YOUTH: You may have forgotten it, but I remember it well. Three years ago, you made an assertion that went something like this: we do not live in an objective world, but in a subjective world that we have given meaning to. The issue that we must focus on is not how the world is, but how we see the world. And also, we cannot escape our subjectivity.
    PHILOSOPHER: Yes, that’s right.
    YOUTH: Then, tell me this: how is it possible that we who cannot escape subjectivity could have the eyes of another or the ears of another or even the heart of another? If only you would stop playing around with words!
    PHILOSOPHER: This is a crucial point. It is true that one cannot escape subjectivity. And one cannot become another person, of course. However, one can imagine what appears in other people’s eyes, and one can imagine the sounds their ears hear. Adler proposes the following: first of all, think, ‘What if I had the same kind of heart and life as this person?’ If one does that, one should be able to understand that ‘I would probably be faced with the same sort of task as this person.’ And from that point, one should be able to imagine further, that ‘I would probably deal with it in the same sort of way.
    YOUTH: The same kind of heart and life?
    PHILOSOPHER: Say, for example, that there is a student who never even tries to study. Questioning the student by saying ‘Why don’t you study?’ is an attitude completely lacking in respect. Instead, start by thinking, ‘What if I had the same heart as him? What if I had the same life as him?’ In other words, one thinks what it would be like if one were the same age as the student, lived in the same household and had the same friends and the same interests and concerns. If one does so, one should then be able to imagine what sort of attitude that self would adopt upon being faced with the task of one’s studies or why that self would refuse to study. Do you know what this sort of attitude is called?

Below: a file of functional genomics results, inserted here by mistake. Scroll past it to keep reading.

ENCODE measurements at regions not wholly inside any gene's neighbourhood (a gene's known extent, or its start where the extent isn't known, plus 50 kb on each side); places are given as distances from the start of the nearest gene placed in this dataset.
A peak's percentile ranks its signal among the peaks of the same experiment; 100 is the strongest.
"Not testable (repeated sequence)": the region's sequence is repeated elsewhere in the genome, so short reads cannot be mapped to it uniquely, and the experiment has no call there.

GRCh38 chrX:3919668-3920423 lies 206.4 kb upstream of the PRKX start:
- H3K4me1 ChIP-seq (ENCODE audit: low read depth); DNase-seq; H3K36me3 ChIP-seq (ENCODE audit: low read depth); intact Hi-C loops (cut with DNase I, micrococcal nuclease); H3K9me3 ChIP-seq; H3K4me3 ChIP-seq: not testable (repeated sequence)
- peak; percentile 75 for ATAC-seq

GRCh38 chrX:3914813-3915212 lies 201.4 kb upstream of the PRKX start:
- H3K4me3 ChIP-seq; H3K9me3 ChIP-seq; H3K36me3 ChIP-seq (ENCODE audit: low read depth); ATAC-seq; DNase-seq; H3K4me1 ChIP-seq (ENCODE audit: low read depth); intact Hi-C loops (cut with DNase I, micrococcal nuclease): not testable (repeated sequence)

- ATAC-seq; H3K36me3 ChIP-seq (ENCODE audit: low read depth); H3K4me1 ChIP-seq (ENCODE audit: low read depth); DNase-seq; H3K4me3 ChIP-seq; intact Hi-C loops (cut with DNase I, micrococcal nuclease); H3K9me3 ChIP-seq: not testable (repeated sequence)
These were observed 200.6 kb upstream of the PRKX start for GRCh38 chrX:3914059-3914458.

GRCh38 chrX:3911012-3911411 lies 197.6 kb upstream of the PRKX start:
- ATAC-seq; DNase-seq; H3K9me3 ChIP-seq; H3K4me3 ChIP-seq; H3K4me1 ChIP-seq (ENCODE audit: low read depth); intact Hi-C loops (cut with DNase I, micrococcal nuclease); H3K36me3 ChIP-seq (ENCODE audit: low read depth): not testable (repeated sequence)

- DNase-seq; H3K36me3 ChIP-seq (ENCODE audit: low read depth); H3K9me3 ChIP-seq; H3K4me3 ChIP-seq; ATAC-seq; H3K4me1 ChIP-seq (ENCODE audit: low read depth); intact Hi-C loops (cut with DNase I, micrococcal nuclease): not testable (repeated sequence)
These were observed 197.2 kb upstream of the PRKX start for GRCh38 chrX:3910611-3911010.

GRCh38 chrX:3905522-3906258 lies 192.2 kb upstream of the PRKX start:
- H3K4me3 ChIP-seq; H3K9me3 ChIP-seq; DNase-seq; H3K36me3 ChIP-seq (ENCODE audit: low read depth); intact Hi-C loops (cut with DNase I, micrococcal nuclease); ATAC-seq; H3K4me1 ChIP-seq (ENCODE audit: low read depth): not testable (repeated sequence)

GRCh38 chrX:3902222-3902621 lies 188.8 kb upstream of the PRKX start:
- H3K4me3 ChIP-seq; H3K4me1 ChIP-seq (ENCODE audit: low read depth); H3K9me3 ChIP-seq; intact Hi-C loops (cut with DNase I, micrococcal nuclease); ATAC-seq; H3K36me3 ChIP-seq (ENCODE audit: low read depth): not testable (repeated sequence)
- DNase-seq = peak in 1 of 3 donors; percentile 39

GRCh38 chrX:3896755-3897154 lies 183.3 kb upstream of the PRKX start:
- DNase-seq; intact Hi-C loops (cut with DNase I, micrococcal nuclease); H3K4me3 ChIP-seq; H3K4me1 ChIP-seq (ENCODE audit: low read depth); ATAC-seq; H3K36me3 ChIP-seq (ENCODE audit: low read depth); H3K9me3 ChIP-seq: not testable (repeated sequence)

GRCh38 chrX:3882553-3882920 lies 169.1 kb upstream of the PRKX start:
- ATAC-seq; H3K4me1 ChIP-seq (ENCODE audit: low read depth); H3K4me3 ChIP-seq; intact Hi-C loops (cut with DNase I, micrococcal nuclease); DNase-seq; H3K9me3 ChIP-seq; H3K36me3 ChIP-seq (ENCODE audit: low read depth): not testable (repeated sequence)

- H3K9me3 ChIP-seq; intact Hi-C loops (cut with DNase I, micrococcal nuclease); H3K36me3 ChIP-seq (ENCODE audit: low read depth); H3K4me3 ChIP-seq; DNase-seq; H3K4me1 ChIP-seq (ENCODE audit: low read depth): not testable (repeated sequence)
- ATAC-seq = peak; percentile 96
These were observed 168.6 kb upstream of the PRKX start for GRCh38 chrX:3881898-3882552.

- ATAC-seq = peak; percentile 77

YOUTH: Imagination?
    PHILOSOPHER: No. This is what we call ‘empathy’.
    YOUTH: Empathy? That’s what you call thinking about what it would be like to have the same kind of heart and the same kind of life?
    PHILOSOPHER: Yes. What is generally thought of as empathy, that is to say, agreeing with another person’s opinion and sharing their feelings, is just sympathy, not empathy. Empathy is a skill, an attitude that one has when walking side by side with another.
    YOUTH: A skill! Empathy is a skill?
    PHILOSOPHER: That’s right. And since it is a skill, it is something that you, too, can attain.
    YOUTH: Oh, well, isn’t this interesting? Okay, then, I want you to explain it as a skill. How can one know the other person’s ‘heart and life’ or whatever you call it, anyway? By doing counselling for each person, one by one? Hah, there’s no way you could learn such things!
    PHILOSOPHER: That’s exactly why one has concern for other people’s concerns. One must not just observe from a distance. One must dive in oneself. You are just standing in a high place without ever diving in and making remarks such as ‘There’s no way to do this’ or ‘There’s such a barrier.’ There is no respect in that and no empathy, either.
    YOUTH: No way; you’re wrong! That’s totally wrong!
    PHILOSOPHER: What is wrong about it?
    Wadifa Club
    writer and blogger, founder of Dog food planet .

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